The Patience of Noble and Ignoble People

Ways of Strengthening Patience

Man Cannot Do Without Patience

The Most Difficult Type of Patience

Patience in the Qur'an

Patience in the Ahadith

Sahabah on the Virtues of Patience

Patience at the Time of Bereavement

Patience is Half of Eman

Patience and Loving Allah

Gratitude in the Qur'an

Gratitude in the Ahadith

The Sahabah and Tabi'in on Gratitude

Introduction

This work deals with the closely-related topics of patience and gratitude. Although often translated as "patience", the Arabic word sabr has a broader and deeper meaning than the English. Depending on the context, it may mean fortitude, patience, equanimity, forbearance, patient endurance, etc. Shukr may be translated as "gratitude" or "thankfulness". As is shown in the book, patience and gratitude are two sides of the same coin, closely-related attitudes which the Muslim should seek to foster in every aspect of his or her life.

This kind of spiritual advice is something that today's Muslims so desperately need. Far from being a set of empty rituals and nit-picking legal technicalities, or a set of words to be repeated or chanted ad nauseam, Islām is a holistic way of life: if it is applied only partially, imbalance will result. A most important aspect of Islām, which must always accompany the formal "rituals" and the recitation of du'ās and dhikr, is constant remembrance of Allâh and constant contact with the Divine. Developing a truly Islāmic attitude of patience will enable us to do this.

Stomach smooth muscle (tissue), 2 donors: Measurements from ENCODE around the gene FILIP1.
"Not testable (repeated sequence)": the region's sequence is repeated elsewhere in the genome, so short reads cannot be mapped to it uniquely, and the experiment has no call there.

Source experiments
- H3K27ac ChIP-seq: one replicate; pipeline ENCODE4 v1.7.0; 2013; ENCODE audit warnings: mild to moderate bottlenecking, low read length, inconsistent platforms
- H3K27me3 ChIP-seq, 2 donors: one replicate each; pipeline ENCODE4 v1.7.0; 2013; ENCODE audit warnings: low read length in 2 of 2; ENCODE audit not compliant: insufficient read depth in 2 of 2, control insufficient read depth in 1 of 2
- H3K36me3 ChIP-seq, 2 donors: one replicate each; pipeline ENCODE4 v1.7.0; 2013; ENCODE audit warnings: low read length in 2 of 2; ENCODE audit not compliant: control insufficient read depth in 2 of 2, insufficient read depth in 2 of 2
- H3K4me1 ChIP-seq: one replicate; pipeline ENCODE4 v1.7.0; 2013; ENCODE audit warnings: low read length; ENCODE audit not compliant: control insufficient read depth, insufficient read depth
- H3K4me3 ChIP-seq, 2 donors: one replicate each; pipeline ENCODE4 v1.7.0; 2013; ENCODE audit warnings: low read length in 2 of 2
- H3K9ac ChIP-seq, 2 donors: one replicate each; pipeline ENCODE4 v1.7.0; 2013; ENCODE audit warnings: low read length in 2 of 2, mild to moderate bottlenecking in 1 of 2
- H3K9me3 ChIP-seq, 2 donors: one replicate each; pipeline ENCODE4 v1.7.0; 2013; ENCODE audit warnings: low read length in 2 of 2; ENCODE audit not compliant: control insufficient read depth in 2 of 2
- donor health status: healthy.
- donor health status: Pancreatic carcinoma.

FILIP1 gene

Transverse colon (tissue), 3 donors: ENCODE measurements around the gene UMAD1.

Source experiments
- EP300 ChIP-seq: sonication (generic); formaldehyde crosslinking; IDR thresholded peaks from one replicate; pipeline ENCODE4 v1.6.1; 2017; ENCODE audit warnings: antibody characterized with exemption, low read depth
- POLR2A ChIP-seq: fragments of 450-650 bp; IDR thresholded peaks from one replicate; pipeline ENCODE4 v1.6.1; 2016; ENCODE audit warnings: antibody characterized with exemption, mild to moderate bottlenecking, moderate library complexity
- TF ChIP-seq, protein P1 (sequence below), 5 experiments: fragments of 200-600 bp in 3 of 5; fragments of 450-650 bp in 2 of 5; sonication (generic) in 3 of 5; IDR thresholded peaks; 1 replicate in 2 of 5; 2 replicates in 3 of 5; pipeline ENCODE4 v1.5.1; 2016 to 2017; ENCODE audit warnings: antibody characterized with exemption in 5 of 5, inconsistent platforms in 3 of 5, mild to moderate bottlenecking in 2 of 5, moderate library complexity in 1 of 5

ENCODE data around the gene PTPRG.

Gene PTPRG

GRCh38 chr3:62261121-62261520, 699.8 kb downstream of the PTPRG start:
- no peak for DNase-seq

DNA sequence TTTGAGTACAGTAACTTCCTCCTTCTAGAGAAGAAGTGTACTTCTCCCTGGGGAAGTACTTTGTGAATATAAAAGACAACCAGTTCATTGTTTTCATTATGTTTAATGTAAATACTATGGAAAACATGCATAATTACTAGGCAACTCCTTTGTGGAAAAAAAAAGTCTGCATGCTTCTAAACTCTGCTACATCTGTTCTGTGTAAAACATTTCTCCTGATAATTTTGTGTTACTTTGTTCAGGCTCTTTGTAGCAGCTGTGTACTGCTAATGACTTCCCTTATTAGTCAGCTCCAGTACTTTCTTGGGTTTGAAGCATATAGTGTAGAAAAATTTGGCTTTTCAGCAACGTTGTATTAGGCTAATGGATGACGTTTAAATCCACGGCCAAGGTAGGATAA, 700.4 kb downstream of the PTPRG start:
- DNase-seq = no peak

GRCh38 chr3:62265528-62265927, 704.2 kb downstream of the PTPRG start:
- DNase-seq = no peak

We believe that Islām has the answer to many of the psychological problems that trouble mankind today, such as anxiety, depression, lack of confidence, addictions, etc. This book will, Insha'Allâh, bring the spiritual and psychological benefits of our Islāmic heritage to Muslims who do not have access to the works of the scholars in the original Arabic.

This book has been written to highlight the urgent need for patience, and to explain that our happiness in this life and our salvation in the Hereafter depends on patience. This book is filled with benefits and readers will benefit from its advice and teachings. What is good and correct in this book is by the help of Allâh, and what is mistaken in it is from the Shaytân. May Allâh forgive us. Allâh is the Greatest Helper, and we put our trust in Him.

Prologue